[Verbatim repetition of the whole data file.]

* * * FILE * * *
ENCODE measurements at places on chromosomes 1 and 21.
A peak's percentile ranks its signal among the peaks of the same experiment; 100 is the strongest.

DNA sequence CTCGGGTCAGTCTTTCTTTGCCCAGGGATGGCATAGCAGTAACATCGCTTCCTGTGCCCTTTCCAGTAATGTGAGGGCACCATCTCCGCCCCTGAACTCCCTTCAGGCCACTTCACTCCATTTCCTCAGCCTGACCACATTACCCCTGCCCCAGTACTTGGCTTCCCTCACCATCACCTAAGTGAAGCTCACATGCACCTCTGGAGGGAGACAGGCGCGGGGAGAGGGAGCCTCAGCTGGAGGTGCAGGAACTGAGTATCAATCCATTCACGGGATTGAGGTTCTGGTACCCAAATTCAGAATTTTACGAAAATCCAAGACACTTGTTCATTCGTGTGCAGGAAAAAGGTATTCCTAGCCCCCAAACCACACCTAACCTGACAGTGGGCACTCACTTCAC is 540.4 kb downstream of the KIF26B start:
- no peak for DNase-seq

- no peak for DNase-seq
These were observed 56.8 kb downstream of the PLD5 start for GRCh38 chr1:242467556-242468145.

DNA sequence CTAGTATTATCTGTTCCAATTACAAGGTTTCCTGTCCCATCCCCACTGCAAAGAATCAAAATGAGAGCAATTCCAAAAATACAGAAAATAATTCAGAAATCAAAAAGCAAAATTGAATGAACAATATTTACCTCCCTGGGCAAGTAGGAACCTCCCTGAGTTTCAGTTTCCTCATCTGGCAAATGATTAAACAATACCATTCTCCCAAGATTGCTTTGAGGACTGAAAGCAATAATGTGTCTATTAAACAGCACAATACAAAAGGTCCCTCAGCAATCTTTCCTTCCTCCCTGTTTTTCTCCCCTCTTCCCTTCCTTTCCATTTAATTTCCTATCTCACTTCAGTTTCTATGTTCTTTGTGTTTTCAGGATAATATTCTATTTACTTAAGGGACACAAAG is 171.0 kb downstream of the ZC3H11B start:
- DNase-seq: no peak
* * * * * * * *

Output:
ENCODE measurements at places on chromosomes 1 and 21.
A peak's percentile ranks its signal among the peaks of the same experiment; 100 is the strongest.

DNA sequence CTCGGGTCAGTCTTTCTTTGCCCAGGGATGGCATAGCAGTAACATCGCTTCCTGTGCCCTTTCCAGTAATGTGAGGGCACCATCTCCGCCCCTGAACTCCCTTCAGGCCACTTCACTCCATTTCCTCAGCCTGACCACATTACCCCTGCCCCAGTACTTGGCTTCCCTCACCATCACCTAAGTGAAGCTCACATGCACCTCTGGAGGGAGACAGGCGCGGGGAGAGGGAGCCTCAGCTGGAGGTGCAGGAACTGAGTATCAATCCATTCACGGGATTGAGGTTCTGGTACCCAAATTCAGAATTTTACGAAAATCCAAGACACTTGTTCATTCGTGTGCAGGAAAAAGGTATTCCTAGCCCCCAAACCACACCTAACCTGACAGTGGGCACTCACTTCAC is 540.4 kb downstream of the KIF26B start:
- no peak for DNase-seq

- no peak for DNase-seq
These were observed 56.8 kb downstream of the PLD5 start for GRCh38 chr1:242467556-242468145.

DNA sequence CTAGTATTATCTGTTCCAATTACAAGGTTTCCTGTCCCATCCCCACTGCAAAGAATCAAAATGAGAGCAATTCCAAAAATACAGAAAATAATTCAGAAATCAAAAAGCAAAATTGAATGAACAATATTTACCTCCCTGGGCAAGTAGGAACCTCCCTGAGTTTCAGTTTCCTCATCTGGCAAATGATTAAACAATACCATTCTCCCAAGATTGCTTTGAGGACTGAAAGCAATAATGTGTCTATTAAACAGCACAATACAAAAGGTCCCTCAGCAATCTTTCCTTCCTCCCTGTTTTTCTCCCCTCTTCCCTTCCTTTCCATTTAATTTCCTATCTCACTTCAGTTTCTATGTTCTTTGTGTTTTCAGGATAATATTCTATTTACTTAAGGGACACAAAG is 171.0 kb downstream of the ZC3H11B start:
- DNase-seq: no peak